While one might assume that having a single leader is preferable, recent studies are showing that shared leadership is beneficial for businesses. This fits in with our Employee Engagement Report, which predicts that “managing sideways” will be on the increase. Employees holding each other accountable allows for a more flexible, engaged workforce.
Businesses today are questioning the single-leader model that was popular in the twentieth century. Surveys have consistently demonstrated that millennials especially prefer a less-hierarchical organizational culture. Although this system is challenging for businesses to implement, it does have benefits.
One factor experts cite is the challenges of managing a company in today’s complex world. From integration of technology into the workplace to dealing with multiple stakeholders and greater competition, businesses need more than one leader. Things are changing fast in the 21st century, and organizations need to build a pipeline of promising leaders.
“It is becoming more difficult for any single individual to possess all of the skills and abilities required to competently lead an organization today,” a Regent University study found. The study also said that while implementing a shared leadership model might be difficult, its benefits are promising. “Organizations of all types should take notice and consider implementing a shared leadership approach.”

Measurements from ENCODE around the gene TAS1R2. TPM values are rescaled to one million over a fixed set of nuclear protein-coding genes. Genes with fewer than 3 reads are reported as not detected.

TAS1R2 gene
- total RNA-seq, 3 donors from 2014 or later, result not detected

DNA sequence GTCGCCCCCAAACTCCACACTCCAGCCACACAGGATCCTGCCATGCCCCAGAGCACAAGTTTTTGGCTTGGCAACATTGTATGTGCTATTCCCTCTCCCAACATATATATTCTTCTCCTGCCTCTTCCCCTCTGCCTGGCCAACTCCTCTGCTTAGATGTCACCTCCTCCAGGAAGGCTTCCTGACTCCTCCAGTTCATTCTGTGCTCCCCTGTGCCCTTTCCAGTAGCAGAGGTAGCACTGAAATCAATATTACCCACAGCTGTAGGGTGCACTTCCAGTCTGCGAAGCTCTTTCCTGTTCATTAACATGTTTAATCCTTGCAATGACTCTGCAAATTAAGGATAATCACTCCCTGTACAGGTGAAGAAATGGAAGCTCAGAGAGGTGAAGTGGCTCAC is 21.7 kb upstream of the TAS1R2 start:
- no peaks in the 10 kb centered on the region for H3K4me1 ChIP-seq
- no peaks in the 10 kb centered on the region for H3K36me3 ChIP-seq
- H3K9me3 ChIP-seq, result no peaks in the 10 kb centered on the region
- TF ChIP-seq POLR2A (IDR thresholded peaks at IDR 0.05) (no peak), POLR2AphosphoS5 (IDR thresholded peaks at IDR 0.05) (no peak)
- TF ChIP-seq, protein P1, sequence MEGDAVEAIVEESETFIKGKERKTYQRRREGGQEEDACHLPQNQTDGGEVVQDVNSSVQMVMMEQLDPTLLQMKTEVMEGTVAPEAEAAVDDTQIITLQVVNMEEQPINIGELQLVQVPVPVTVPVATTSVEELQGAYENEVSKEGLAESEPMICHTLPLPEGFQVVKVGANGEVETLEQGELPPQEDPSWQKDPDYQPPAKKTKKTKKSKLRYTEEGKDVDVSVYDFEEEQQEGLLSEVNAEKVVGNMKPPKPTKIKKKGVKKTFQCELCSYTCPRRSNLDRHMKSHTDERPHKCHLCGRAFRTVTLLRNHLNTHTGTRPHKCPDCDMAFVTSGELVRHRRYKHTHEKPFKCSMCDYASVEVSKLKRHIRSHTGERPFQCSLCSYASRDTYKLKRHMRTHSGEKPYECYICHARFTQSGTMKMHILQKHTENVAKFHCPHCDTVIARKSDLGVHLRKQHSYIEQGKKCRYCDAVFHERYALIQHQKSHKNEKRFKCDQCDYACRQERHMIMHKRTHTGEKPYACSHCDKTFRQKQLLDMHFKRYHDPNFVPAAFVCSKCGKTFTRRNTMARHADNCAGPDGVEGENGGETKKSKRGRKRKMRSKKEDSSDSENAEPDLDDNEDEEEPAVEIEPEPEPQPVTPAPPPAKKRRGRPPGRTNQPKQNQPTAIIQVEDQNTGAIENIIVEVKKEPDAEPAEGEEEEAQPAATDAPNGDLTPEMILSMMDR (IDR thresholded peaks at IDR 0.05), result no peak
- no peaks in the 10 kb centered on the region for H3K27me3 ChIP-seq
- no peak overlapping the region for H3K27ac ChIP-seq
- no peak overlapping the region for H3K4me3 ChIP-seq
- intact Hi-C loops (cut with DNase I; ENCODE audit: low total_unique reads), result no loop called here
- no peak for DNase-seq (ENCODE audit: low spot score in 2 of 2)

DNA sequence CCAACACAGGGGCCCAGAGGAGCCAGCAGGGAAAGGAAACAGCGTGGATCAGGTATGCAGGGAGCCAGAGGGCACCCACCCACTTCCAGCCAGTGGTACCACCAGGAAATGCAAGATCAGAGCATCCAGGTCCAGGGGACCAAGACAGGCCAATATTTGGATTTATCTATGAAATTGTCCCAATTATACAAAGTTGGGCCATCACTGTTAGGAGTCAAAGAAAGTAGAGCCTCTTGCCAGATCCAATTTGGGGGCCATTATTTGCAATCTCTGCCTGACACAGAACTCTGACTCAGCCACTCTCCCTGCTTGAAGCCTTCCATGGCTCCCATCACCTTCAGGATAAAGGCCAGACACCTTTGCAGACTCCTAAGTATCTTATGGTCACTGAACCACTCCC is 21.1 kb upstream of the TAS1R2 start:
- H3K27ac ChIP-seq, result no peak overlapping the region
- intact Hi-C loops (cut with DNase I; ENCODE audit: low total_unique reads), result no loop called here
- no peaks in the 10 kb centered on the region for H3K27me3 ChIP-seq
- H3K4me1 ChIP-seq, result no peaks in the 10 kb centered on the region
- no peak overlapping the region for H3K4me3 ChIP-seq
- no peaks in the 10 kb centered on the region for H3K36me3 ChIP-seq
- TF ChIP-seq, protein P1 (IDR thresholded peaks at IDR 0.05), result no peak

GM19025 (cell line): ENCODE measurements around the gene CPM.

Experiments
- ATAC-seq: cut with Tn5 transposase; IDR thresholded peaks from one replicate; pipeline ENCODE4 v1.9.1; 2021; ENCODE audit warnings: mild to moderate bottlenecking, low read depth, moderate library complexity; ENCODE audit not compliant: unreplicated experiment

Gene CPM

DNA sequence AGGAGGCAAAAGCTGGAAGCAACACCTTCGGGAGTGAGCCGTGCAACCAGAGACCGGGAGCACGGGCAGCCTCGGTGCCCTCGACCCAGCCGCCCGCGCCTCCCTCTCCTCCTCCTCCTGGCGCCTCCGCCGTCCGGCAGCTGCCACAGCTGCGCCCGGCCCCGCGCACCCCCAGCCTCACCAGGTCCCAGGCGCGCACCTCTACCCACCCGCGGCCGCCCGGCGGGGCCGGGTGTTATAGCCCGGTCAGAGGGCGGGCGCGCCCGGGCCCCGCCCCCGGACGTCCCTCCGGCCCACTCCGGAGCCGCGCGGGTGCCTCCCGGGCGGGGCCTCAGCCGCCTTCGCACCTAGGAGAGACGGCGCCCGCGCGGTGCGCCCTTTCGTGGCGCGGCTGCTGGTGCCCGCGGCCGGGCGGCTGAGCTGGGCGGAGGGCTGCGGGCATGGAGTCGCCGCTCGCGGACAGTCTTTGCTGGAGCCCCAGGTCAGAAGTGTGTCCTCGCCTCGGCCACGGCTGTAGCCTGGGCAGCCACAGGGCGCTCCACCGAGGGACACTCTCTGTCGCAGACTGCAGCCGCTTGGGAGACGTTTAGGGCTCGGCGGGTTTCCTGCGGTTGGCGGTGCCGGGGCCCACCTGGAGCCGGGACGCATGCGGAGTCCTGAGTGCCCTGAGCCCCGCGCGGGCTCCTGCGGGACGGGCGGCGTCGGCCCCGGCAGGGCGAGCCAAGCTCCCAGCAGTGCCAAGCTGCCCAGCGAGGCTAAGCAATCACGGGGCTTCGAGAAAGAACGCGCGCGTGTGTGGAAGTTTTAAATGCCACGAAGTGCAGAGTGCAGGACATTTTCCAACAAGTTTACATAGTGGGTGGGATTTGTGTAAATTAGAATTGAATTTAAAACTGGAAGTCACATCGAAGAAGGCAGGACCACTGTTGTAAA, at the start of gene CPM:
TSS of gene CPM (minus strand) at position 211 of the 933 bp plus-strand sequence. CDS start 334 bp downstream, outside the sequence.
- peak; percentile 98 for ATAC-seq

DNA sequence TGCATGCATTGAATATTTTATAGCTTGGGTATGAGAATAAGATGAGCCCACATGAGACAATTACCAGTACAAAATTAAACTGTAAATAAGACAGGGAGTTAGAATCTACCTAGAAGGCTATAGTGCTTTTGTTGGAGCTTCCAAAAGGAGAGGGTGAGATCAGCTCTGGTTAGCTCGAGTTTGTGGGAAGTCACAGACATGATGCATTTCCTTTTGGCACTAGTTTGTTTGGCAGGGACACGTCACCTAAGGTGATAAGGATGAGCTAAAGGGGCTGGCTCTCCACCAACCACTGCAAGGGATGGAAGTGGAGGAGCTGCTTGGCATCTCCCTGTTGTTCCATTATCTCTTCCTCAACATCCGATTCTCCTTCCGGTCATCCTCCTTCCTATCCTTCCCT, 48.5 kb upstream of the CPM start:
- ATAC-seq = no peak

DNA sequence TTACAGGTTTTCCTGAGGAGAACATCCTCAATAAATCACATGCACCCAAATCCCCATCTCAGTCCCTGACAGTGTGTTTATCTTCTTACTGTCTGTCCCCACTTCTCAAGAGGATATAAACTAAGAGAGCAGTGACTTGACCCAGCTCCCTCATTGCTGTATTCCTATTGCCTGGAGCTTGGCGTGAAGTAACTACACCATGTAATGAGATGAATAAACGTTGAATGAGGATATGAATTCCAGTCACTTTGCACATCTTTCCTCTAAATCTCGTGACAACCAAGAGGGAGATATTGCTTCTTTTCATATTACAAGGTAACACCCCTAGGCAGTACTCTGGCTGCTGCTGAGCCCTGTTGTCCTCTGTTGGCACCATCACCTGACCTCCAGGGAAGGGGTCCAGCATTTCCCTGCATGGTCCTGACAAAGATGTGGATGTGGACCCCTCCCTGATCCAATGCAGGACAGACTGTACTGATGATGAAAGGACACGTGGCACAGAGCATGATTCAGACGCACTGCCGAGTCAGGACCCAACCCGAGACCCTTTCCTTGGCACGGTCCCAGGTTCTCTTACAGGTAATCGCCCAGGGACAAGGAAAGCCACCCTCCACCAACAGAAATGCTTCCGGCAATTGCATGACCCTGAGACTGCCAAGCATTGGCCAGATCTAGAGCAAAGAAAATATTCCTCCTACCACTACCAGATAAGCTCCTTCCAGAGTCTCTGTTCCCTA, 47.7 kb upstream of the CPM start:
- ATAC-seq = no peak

One major problem businesses are facing is lack of colleague follow-through. However, gaining employee buy-in and ownership of initiatives provides internal motivation to get things done.
For example, Gore Associates, a 9,000-employee, Delaware-based company that makes Gore-Tex, has small offices with no more than 150 people in each, despite the large size of the company. They have instituted a radical no-supervisor system, according to Business News Daily. By doing so, employees accept work rather than having it assigned to them. The company says that this allows for a more creative and responsive workplace.
In a nonhierarchical system, no one can claim that their role is insignificant. In this way, employees will be more self-motivated.
Shared leadership results in a system that is more meritocratic. The best ideas rise to the top — it doesn’t matter who came up with the idea. Successful businesses understand that often the best ideas come from those working at the ground level.
A study of nonprofit organizations found that changing to shared leadership was difficult, with the short-term effect being less efficiency due to more complex decision-making processes. However, these organizations benefited in the end from a more flexible system. Leaders initially had trouble with their new roles, but in the end, the pressure exerted on them was lessened.
Gaining employee buy-in and ensuring accountability is crucial to maintaining employee engagement. More businesses are switching to a shared leadership model with this in mind.